Vaccine statistics (26.07.21)
2,286,154 people have been given their first doses of the Covid-19 vaccines in Wales (72.3% of the population)
The total number of people having the full vaccine course in Wales now stands at 1,973,196 (62.2%).
Wales was the first UK nation to reach the 50% milestone and is still ahead of the other UK nations.
- All health board areas in Wales have now seen over 70% of their populations given first doses.
Wales is now fourth among countries with populations above one million in terms of the proportion of people who have received first doses of a vaccine, behind United Arab Emirates (UAE), Scotland and Uruguay.
- Betsi Cadwaladr had completed the most full vaccine courses - with 499,110 total vaccinations and 412,197 full courses have been given.
- Across Betsi Cadwaladr, there are still nearly 24,200 people aged 18 to 29 who have not had a dose - a regional average of 26% of that age group.
- In Flintshire,
- 74.2% of 18-29-year olds have received their Covid-19 vaccinations.
- 86.9% of 50-54-year-olds have received a second dose.
- 48% of people in their 40's had received their second dose (this is the lowest out of all local council areas).
COVID-19 vaccination programme
The UK has launched its largest mass-vaccination programme, aimed at protecting millions of people from Covid-19.
The independent regulatory body MHRA (the Medicines and Healthcare products Regulatory Agency) has now approved three COVID-19 vaccines for use by the UK Government.
This includes the Oxford -AstraZeneca vaccine of which 100 million doses have been ordered; the Pfizer/BioNTech vaccine which the UK government has ordered 40 million doses and also the Moderna vaccine of which 17 million doses have been ordered. Each vaccine needs two doses.
Trials have shown the Moderna vaccine to be 94.5% effective, the Pfizer/BioNTech jab to be 95% effective and the Oxford/AstraZeneca vaccine has been shown to be around 70% effective, however it is far easier to distribute than the other two vaccines.
Welsh Government COVID-19 vaccination strategy
Vaughan Gething stated:
We are in a very serious situation with the pandemic in Wales currently. The vaccine offers hope for the future but we still have a long journey ahead.
On the 11 January 2021 Vaughan Gething, Minister for Health and Social Services announced the national COVID-19 vaccination strategy.
This included setting out a timeline of which groups will be vaccinated by:
- By mid-February - all care home residents and staff; frontline health and social care staff; everyone over 70 and everyone who is clinically extremely vulnerable will have been offered vaccination.
- By the Spring – vaccination will have been offered to all the other phase one priority groups. This is everyone over 50 and everyone who is at-risk because they have an underlying health condition.
- By the Autumn – vaccination will have been offered to all other eligible adults in Wales, in line with any guidance issued by the Joint Committee on Vaccination and Immunisation (JCVI).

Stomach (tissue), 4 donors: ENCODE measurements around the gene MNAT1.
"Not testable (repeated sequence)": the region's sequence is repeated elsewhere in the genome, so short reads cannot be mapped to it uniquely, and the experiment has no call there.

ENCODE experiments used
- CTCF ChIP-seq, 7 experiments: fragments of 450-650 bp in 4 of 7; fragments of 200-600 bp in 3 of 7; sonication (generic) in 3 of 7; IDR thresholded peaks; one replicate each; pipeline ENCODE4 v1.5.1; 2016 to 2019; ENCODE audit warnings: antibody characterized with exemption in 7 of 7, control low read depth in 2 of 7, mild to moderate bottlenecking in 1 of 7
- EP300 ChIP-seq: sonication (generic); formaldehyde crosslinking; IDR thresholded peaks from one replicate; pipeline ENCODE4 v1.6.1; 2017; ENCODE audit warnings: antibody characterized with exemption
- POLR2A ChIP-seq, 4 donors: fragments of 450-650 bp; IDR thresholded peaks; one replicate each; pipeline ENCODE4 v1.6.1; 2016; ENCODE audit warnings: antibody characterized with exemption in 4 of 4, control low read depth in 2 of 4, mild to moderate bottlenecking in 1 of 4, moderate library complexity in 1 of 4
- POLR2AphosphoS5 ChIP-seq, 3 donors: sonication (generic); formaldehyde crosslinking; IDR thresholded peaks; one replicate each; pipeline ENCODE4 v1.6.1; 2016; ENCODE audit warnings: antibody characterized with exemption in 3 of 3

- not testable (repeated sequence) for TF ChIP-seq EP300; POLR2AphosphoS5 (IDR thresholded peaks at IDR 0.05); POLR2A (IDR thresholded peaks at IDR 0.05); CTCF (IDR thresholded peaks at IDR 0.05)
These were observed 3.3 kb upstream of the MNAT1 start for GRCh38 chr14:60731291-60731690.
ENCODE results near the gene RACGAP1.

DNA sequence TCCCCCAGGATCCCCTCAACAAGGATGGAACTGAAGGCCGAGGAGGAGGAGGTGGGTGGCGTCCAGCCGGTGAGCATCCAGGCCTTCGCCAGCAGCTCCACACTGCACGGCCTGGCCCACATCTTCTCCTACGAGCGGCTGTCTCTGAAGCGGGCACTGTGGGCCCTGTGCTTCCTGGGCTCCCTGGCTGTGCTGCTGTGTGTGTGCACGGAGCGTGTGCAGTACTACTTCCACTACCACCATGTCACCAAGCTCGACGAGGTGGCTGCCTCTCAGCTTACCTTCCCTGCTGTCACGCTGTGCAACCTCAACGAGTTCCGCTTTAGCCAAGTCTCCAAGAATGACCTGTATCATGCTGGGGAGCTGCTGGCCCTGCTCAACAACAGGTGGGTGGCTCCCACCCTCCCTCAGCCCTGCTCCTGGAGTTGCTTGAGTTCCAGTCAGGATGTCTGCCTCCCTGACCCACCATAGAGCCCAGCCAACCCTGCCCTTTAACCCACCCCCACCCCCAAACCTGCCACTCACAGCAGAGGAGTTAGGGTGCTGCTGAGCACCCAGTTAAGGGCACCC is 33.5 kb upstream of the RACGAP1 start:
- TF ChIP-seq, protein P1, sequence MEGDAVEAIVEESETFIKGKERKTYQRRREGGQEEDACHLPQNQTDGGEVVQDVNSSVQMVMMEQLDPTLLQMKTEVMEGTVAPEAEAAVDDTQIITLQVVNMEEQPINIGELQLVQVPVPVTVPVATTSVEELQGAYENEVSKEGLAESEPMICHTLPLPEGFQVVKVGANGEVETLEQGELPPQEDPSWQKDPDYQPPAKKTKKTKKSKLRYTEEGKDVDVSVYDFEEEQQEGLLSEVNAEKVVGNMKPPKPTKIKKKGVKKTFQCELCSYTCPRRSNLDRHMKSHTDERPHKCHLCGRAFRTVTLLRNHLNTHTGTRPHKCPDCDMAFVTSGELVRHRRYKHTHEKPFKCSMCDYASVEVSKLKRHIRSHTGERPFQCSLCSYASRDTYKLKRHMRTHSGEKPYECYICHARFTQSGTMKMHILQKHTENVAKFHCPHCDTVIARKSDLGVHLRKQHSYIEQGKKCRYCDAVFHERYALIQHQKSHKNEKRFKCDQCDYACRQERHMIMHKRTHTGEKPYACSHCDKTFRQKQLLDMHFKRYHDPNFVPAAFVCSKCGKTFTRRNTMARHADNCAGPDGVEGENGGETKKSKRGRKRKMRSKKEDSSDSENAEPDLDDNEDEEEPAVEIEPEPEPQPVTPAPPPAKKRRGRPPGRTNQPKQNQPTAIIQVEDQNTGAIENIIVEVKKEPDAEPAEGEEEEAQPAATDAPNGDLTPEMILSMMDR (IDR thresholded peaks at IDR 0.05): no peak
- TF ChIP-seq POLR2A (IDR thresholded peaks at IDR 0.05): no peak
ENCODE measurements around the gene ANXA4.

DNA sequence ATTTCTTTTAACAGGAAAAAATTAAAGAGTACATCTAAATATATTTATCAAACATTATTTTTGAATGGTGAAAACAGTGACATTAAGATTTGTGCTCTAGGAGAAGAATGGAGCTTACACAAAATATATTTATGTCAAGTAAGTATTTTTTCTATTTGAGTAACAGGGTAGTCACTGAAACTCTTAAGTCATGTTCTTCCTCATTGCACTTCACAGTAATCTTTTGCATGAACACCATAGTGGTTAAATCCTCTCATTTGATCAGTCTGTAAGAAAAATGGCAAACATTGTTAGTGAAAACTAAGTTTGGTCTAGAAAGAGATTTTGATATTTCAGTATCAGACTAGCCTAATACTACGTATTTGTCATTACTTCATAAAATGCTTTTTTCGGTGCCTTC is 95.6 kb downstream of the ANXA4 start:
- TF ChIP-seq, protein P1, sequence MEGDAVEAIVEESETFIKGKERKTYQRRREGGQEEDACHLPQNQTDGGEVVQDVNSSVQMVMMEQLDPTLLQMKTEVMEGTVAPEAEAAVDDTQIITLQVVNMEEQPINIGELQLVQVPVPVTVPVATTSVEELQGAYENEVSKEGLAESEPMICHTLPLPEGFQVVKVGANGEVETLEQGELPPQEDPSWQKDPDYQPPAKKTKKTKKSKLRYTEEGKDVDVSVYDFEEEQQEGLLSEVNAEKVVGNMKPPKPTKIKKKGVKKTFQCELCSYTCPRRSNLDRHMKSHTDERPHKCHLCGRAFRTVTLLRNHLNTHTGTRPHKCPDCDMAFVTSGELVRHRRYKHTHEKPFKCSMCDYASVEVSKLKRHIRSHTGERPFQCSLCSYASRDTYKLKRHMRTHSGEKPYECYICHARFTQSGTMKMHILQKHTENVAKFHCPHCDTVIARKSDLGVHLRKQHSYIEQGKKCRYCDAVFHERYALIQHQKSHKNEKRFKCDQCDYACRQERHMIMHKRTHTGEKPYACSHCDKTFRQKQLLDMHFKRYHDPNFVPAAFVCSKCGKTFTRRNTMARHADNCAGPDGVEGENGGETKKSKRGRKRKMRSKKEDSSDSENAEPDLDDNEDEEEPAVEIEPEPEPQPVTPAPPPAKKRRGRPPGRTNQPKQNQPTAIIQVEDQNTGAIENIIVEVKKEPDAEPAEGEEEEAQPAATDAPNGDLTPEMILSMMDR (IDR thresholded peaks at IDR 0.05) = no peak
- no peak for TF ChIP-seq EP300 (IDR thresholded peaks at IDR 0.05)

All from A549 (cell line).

How will people be vaccinated?
People will be vaccinated at mass vaccination sites across the country, at local GP practices and community pharmacies, as well as at hospitals.
When you are eligible for the vaccine (on Public Health Wales), you’ll be invited to receive the vaccine. People in care homes and those who are housebound will receive the vaccine in their homes.
The Welsh Government has said that vaccinating the population with a safe and effective vaccine will:
- protect people from COVID-19
- enable us to lift restrictions
- help us to return to a more normal life
In North Wales, Betsi Cadwaladr University Health Board will be using up to 19 vaccination centres as well as doctors surgeries, mobile immunisation teams and the military to roll-out the vaccine quickly.
The Health Board said:
We will continue to deliver the vaccine from our MVCs and HVCs. The aim is to reach as many people as quickly as possible, particularly those group identified as being most vulnerable. The supply of vaccines we receive will also continue to increase in coming weeks to help us do this. We are also starting to deliver the vaccine with the support of our primary care partners, and we will share more information about this in the coming weeks. As previously stated, this is particularly important given the large area we cover in North Wales. This will be supported by working with community pharmacy teams, who can provide further opportunities for people to get their vaccine as close to home as possible."
Vaccination Centres (BCUHB)
Mass Vaccination Centres (MVCs): located at the three rainbow hospitals – which are based in Bangor, Deeside and Llandudno.
Hospital Vaccination Centres (HVCs): Ysbyty Gwynedd, Glan Clwyd Hospital and Wrexham Maelor Hospital.
To boost this, there are also going to be local vaccination centres (LVCs) that will help make the vaccine more accessible when people are called to receive their COVID-19 jab.
Flintshire and Wrexham LVCs
- Catrin Finch Centre, Glyndwr University, Mold Road, Wrexham, LL11 2AW
- Plas Madoc Leisure Centre, Llangollen Road, Acrefair, Wrexham, LL14 3HL
- Theatre Clwyd, Raikes Lane, Mold, CH7 1YA
COVID-19 vaccine side effects
The NHS has said that the vast majority of people will experience mild side effects that should not last longer than a week. These include:
- a sore arm where the vaccine was injected
- feeling tired or fatigued
- feeling achy
- feeling or being sick
If your symptoms get worse then call 111.
An extremely small number of people have had an allergic reaction to the Covid-19 vaccine, this means that if you have previously had a serious allergic reaction (anaphylaxis) then you should tell your healthcare staff.
Serious allergic reactions are rare. If you do have a reaction to the vaccine, it usually happens in minutes. Staff giving the vaccine are trained to deal with allergic reactions and treat them immediately.
Last updated 26/07/21